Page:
Costa Rica is recovering from one of the strongest earthquakes to hit the small nation in the last 150 years. The quake shut down some popular tourist attractions, leaving foreigners stranded and thousands of residents homeless. But the government and churches were quick to respond.
The 6.1 magnitude earthquake in the Central American nation of Costa Rica triggered massive landslides, shattering homes, destroying roads, and claiming the lives of at least 20 people.
An eyewitness relived the horrifying event.
"The quake came and I saw two girls walking with their candy baskets and then I didn't see them again. What could I have done? I couldn't do anything. Everyone here was screaming and and crying and they were stuck there."
The quake damaged six miles of road near the Poas Volcano, a popular destination for tourists. President Oscar Arias toured the disaster area by helicopter then went on national television to ask citizens to help with the recovery effort. He also asked the nation to pray.
"I ask that we join together in prayer, regardless of our beliefs or religious denomination. I ask that we pray for the families of the victims, for those who are suffering from desperation, and also for the rescue workers and others working in the area. Even the poorest of Costa Ricans can give us a little of his faith," he said.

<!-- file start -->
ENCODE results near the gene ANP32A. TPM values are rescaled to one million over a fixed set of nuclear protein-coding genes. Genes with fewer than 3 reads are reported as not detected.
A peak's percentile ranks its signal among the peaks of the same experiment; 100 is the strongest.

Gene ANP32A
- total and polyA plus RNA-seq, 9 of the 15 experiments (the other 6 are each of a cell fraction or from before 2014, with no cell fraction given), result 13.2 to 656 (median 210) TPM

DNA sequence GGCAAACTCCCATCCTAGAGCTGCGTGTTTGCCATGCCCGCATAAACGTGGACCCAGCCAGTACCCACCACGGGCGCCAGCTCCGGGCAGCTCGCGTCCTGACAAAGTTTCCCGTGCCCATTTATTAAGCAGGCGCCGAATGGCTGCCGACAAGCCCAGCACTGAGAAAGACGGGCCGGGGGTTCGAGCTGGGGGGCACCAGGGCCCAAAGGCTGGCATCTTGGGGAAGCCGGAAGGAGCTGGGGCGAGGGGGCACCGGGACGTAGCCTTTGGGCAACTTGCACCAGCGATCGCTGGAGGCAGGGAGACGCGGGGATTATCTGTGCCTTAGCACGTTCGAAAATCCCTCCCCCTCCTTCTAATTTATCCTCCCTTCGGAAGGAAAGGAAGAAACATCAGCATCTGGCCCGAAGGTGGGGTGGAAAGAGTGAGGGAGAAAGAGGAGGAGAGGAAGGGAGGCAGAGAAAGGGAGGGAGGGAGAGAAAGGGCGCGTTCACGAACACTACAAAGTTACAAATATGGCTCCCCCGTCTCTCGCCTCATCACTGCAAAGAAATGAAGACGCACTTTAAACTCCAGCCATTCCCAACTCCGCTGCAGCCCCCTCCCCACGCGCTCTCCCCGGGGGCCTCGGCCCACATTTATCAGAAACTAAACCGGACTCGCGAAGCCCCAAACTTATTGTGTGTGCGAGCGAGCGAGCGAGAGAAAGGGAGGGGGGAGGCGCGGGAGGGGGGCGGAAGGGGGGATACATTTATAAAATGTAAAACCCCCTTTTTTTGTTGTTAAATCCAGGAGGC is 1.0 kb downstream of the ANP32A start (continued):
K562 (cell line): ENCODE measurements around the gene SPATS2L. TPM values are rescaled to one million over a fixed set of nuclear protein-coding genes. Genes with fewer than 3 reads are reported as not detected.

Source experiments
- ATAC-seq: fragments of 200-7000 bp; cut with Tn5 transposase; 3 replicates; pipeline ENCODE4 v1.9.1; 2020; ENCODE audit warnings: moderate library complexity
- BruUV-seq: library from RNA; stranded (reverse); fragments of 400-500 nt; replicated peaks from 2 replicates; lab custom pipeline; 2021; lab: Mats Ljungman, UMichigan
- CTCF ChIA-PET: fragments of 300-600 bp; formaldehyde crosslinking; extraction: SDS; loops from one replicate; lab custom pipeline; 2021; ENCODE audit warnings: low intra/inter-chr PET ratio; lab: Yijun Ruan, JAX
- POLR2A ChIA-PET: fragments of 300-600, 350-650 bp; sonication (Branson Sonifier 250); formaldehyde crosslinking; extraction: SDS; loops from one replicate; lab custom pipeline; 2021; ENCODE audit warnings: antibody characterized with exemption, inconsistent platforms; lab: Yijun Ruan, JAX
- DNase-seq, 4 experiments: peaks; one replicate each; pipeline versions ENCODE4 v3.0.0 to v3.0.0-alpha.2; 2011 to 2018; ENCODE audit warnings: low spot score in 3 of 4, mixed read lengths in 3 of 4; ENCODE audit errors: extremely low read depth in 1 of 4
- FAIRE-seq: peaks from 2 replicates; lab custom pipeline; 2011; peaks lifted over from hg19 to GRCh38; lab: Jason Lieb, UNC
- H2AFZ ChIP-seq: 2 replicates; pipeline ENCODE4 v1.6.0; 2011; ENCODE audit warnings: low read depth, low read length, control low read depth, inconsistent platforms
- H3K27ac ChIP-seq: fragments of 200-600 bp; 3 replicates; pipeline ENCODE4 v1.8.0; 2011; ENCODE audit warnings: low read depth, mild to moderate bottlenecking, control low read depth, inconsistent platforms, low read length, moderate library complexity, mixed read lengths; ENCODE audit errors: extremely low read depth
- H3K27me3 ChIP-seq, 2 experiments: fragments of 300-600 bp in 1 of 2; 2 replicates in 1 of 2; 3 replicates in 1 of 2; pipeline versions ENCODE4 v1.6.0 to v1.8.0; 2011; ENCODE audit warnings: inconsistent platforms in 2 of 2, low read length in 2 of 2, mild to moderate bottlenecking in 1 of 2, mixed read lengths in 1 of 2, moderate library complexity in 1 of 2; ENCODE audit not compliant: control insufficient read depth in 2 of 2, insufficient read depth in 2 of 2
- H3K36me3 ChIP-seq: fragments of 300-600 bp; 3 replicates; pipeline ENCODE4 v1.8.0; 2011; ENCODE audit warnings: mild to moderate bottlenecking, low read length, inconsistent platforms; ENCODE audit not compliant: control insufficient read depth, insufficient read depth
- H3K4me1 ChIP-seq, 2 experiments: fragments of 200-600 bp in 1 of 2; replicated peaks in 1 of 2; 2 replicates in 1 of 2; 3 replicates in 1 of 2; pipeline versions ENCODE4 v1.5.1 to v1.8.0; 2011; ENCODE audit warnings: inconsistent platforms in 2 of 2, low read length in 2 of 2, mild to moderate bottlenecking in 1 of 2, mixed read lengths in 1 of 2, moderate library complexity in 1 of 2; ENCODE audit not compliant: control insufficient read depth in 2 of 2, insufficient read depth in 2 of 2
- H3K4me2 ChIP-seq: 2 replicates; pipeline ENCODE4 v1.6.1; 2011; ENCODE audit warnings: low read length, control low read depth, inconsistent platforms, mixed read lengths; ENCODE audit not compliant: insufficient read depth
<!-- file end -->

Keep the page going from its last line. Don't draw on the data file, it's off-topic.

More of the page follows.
Many Costa Rican churches have responded to the call by collecting food and other supplies for the hundreds of people left homeless by the quake.
A local pastor also called for citizens to unite and respond to the need.
"I believe it is more blessed to give than to receive. This is the moment that our brothers, with such an enormous need as we're seeing by television, can respond," he said.
Vanloads of food, blankets and other supplies collected by churches in the capital, San Jose, began navigating the treacherous roads toward the affected area within days of the quake.
Several churches near the epicenter of the quake were damaged. Many church members lost their homes and are among the 2,000 now living in temporary shelters.